NEXT UP: Nationals vs Mets continues tomorrow night, Joe Ross (2-3, 3.03) vs Jacob deGrom (10-6, 2.05) at 7:10pm at Citi Field.

Washington Nationals Game 70 Review: Offensive Miracle in the First Allows Sweep

NATIONALS BAT AROUND IN FIRST, SCORE NINE IN SWEEP OF PITTSBURGH PIRATES

It didn’t take long for the Washington Nationals to build an insurmountable lead over the Pittsburgh Pirates, completing a three-game sweep, with a 9-2 victory. The Nationals sent 12 men to the plate in the first inning, scoring nine runs, and knocking out Charlie Morton before 2:15pm.

The first inning was a disaster for Pittsburgh, as the Nationals gathered 8 hits and a walk against Charlie Morton before he was finally relieved of his duties. Bryce Harper and Yunel Escobar each hit no-doubt home runs, and Clint Robinson and Gio Gonzalez added doubles. Before the end of the first, eight of the nine Nationals had reached safely. [Read more…]

Washington Nationals Game 31 Review: Bryce. Harper.

BRYCE HARPER WALKOFF LIFTS NATS ABOVE .500 FOR THE FIRST TIME THIS YEAR

The Washington Nationals blew a five-run lead and found themselves in a tie game in the ninth inning. No matter, though, as the hottest hitter in baseball was due up in the bottom half.

With one on and one out, Bryce Harper turned around a slider over 400 feet into the right center bleachers, lifted the Nats to an 8-6 win over the Atlanta Braves. With the win, the Nats move above .500 (16-15) for the first time this season. [Read more…]

Washington Nationals Game 21 Review: Cole pounded, but Nats complete miracle comeback

UGGLA THREE-RUN HOMER IN 9TH INNING LIFTS NATS TO IMPROBABLE 13-12 WIN

With Max Scherzer’s regular spot in the rotation skipped due to his bruised thumb, the Washington Nationals called upon No. 2 pitching prospect A.J. Cole to temporarily fill his spot through the rotation, hoping the player making his MLB debut could play stopper of a six-game losing streak.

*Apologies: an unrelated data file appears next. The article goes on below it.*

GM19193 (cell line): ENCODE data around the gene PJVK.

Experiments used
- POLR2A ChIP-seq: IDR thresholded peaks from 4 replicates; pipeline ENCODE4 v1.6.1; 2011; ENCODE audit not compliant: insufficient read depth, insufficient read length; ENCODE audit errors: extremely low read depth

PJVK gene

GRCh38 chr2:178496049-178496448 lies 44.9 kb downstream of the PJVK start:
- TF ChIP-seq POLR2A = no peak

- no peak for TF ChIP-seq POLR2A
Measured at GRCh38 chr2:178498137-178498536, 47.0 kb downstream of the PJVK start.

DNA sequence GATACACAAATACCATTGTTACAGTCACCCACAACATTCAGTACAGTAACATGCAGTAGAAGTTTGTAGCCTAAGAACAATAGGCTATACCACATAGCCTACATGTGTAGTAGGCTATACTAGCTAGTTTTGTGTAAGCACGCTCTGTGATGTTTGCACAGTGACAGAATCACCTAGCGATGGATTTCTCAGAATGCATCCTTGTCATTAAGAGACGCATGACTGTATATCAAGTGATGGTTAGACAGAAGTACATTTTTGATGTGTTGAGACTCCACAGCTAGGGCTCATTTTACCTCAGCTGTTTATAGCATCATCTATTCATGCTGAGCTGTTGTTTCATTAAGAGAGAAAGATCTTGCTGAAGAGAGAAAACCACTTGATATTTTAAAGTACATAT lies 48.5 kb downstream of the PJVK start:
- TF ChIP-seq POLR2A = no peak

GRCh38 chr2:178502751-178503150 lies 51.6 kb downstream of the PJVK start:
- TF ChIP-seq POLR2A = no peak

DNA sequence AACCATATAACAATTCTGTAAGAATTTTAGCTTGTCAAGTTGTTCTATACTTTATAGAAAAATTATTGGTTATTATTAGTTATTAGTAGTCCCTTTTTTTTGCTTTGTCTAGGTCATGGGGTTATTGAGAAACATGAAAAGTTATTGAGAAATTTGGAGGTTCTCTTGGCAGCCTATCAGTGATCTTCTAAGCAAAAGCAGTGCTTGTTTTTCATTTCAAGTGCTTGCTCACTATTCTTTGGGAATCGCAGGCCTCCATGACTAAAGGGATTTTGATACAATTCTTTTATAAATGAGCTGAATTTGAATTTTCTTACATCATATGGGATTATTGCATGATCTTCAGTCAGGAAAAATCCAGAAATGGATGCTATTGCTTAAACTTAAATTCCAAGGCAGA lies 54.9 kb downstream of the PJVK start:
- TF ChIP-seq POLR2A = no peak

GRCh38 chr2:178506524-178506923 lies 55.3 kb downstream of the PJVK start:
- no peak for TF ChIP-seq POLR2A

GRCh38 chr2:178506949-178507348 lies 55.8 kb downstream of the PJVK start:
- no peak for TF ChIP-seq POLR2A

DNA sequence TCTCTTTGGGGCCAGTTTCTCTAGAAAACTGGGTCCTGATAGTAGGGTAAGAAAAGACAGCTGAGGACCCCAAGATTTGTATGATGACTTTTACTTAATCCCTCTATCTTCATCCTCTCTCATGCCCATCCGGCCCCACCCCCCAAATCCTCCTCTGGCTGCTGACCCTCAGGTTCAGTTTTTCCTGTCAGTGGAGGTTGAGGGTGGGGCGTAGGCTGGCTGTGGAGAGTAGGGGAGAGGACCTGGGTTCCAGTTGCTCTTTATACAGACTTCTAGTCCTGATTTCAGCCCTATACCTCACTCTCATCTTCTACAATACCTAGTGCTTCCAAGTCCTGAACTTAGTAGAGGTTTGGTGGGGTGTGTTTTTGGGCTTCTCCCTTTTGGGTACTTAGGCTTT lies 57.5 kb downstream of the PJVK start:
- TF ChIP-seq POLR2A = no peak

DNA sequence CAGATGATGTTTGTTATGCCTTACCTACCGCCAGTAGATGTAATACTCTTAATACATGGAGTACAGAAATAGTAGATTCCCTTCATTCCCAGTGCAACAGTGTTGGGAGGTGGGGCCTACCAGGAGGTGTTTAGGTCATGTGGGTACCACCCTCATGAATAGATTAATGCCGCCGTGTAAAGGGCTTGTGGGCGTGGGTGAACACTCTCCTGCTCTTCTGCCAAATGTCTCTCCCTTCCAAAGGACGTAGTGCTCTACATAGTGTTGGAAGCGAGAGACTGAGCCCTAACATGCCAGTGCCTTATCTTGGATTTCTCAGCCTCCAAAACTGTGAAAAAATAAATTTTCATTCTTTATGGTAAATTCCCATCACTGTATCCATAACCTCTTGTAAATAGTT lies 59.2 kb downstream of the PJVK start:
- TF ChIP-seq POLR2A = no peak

It didn’t happen.

Cole was pounded, allowing nine runs — though just four were earned due to yet another error  — and the Nats were in a 9-1 hole after two innings.

But they still play nine. And the Nats used all of them. Dan Uggla’s three-run home run in top of the ninth off Atlanta Braves closer Jason Grilli completed a stunning comeback, and the Nats snapped the losing streak in the most incredible of ways, winning 13-12 in front of a small and incredulous crowd at Turner Field. [Read more…]

Washington Nationals Spring Training: Zimmermann strong again, Nats tie Cards

RYAN ZIMMERMAN LEAVES GAME AFTER DIVE, AWKWARD LEAP

Jordan Zimmermann allowed one earned run on four hits over six innings in his next-to-last start of spring training and the Washington Nationals added another tie to the ledger with a 1-1 finish against the St. Louis Cardinals at Space Coast Stadium in Viera, Florida.

Following the game, Zimmermann told reporters in Florida “it’s not looking good” for the veteran righty to sign a contract extension before opening day, and he reiterated that he would not negotiate during the season, all but assuring that he will hit the open market as a free agent at the conclusion of the 2015 season. [Read more…]